How to use Net Present Value (NPV) to your Advantage

04/13/2011 | By Eric Woodroof, Ph.D., CEM, CRM

Most facility managers use “Simple Payback” to evaluate and prioritize projects for approval and implementation.  While this may work well for organizations that plan only for the short term, it may not be the best way to evaluate projects if you are thinking long term.  In fact, most energy saving projects yield benefits over the long term, so if you only use simple payback, you may not be telling the whole story and may actually be choosing the wrong projects.  


All projects compete for funding and financial managers usually decide where the money goes and which projects get approved.  Therefore, in this competitive environment, if facility managers want to get more energy management projects approved, it is important that they understand and be able to speak the financial manager’s language, which may include many different types of financial evaluations such as NPV, IRR, ROA, etc. Many facility managers know that simple payback:

= (Project Investment)  / (Annual Savings) may only tell part of a project’s benefits.

For example, if you are a CFO and have to pick one of the projects in the Table below, Project B would have the shorter payback period (3.3 years versus 4 years for Project A).  However, if the CFO is thinking long term, then Project A would yield more benefits because it lasts longer. 

This example highlights the fact that when comparing two projects using simple payback the evaluation ends when the first simple payback is reached (3.3 years), and all other cash flows that occur after that point in time are not a part of the evaluation. A truly “fair” evaluation would have projects of equal lives, but often the scenario above does occur in real project prioritization activities.


Net Present Value is an evaluation method used by financial managers to determine the overall value of a project (or a series of cash flows).  NPV represents the value in today’s dollars of all future cash flows.  As you know, the value of money received today is worth more (assuming you can earn interest) than money received in the future.  Thus, money received in the future must be “discounted” to estimate its Present Value.

To illustrate the overall objective of NPV, we often use Cash Flow Diagrams, like the one below, where we may be given some information like:

  •         the annual savings amount ($5,000 per year in the diagram);
  •         the interest rate (15% per year);
  •         the number of payments (N)

Usually, we have these variables and want to find the Present Value of these cash flows (P).  In this case, we would “move” the future cash flows back to the present time (time = 0).  As mentioned previously, when moving the cash flows back in time, we would “discount” the amounts.

This “discounting process” occurs for any cash flow (positive or negative) that occurs in the future.  Because “upfront costs” (a negative cash flow) occur at time = 0, we do not need to move them through time (we don’t discount them). 

Eric A. Woodroof, Ph.D., is the Chairman of the Board for the Certified Carbon Reduction Manager (CRM) program and he has been a board member of the Certified Energy Manager (CEM) Program since 1999. His clients include government agencies, airports, utilities, cities, universities and foreign governments. Private clients include IBM, Pepsi, GM, Verizon, Hertz, Visteon, JP Morgan-Chase, and Lockheed Martin.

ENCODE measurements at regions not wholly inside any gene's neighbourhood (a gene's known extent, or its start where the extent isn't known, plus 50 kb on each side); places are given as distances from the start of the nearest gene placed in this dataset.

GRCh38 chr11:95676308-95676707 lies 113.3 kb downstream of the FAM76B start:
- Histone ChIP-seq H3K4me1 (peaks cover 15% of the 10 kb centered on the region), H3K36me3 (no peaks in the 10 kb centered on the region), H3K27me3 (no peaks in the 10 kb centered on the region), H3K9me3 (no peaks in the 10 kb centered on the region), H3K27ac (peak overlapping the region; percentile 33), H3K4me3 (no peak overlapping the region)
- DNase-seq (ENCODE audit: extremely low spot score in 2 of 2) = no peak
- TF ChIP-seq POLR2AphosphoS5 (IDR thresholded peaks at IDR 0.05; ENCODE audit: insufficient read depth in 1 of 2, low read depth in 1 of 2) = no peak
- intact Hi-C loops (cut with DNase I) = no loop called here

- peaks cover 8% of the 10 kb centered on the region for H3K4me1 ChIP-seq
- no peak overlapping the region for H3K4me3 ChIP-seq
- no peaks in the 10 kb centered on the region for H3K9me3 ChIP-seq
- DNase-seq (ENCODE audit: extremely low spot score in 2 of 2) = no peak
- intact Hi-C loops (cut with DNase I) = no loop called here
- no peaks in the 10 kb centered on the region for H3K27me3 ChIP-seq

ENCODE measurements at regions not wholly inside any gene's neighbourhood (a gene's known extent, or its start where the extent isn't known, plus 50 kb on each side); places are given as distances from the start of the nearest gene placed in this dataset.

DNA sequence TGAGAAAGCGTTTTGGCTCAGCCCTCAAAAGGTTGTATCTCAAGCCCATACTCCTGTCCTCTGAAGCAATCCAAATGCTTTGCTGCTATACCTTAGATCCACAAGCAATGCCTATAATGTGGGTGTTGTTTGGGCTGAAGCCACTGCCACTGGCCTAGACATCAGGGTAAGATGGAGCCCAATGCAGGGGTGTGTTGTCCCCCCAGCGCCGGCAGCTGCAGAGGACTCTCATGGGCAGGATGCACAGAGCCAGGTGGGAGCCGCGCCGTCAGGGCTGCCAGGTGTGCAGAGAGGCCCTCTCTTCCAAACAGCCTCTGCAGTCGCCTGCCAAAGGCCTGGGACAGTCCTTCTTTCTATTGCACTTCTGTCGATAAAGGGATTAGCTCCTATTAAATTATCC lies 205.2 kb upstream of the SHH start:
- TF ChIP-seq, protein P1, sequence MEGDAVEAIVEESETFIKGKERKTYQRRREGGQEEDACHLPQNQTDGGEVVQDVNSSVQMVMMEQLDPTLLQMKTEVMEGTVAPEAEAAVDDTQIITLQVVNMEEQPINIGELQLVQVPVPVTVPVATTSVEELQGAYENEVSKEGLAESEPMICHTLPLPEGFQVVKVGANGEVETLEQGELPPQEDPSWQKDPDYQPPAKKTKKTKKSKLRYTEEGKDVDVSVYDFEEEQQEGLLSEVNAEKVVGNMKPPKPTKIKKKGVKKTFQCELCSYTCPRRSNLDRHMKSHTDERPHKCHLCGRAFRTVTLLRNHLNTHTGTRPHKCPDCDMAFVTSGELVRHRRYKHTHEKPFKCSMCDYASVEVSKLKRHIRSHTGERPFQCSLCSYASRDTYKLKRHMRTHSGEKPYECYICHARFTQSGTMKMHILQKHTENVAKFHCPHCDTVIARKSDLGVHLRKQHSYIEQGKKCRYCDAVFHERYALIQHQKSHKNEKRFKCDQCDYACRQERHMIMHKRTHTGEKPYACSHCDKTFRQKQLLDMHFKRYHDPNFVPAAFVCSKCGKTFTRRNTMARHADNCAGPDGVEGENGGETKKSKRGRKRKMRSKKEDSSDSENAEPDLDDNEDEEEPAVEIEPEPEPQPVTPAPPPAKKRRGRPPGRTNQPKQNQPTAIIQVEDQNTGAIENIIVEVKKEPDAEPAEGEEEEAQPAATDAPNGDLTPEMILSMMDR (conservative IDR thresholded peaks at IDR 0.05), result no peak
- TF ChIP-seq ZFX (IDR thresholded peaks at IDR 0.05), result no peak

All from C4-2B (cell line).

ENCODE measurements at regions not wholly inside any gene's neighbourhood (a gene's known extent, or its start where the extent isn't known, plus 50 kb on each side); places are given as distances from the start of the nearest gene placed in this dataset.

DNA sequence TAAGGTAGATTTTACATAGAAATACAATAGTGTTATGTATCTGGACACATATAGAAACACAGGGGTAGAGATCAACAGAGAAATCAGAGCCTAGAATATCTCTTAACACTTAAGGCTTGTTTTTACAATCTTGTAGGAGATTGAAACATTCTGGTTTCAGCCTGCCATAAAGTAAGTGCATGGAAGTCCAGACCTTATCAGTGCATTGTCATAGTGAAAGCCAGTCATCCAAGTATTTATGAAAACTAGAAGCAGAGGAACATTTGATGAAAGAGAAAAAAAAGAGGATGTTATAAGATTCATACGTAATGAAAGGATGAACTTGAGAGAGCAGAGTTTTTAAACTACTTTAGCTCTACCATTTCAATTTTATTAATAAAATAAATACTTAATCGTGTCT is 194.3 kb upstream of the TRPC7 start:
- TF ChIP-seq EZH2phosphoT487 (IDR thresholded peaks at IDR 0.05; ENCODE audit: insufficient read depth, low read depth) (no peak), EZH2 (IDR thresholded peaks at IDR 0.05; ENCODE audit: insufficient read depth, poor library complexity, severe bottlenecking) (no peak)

There are many methods to discount the cash flows, such as using a financial calculator or interest table. 

Once we have discounted the cash flows back to time = 0, then we will have a Present Value for the Positive Cash Flows, and a PV for the Negative Cash Flows.   The difference between these PVs, gives us the Net Present Value. 

The greater the NPV, the more the project is worth to our organization.  If the NPV is negative, then the project will simply detract value from the organization.

Another common financial evaluation metric is called the Internal Rate of Return, which can be derived using similar processes, although using a financial calculator is far quicker.  It is important to note that IRR is related to a “project” or set of cash flows. 

In contrast, the Interest (or discount rate) applied to a project is based on company preference labeled MARR.  If you ask a company about their Minimum Attractive Rate of Return “MARR”, they are basically telling you the “hurdle rate” for them to take action (fund a project).  Every company (and person) has a MARR and it basically means that they can invest and earn this rate elsewhere, so your project has to have a return greater than the MARR. 

Once we discover an organization’s MARR, we should use that rate as the discount rate, so that we are treating the future cash flows of a potential project the same as if we were investing it elsewhere. 

Once understanding how to calculate NPV and IRR, you can use these tools to your advantage when presenting energy management projects.  As it is likely that your projects will yield many long-term benefits, illustrating these via NPV will allow your project to “show” better than if you just used Simple Payback. 

In addition, you can use NPV and processes mentioned in the webinar to better negotiate terms with your project suppliers and improve the financial results. 

View the webinar and find out how NPV is calculated and used to your advantage

Related Coverage

antalya escort
xxx movies
alanya escort bayan
ladyhammer casino
ankara escort
guvenilir bahis siteleri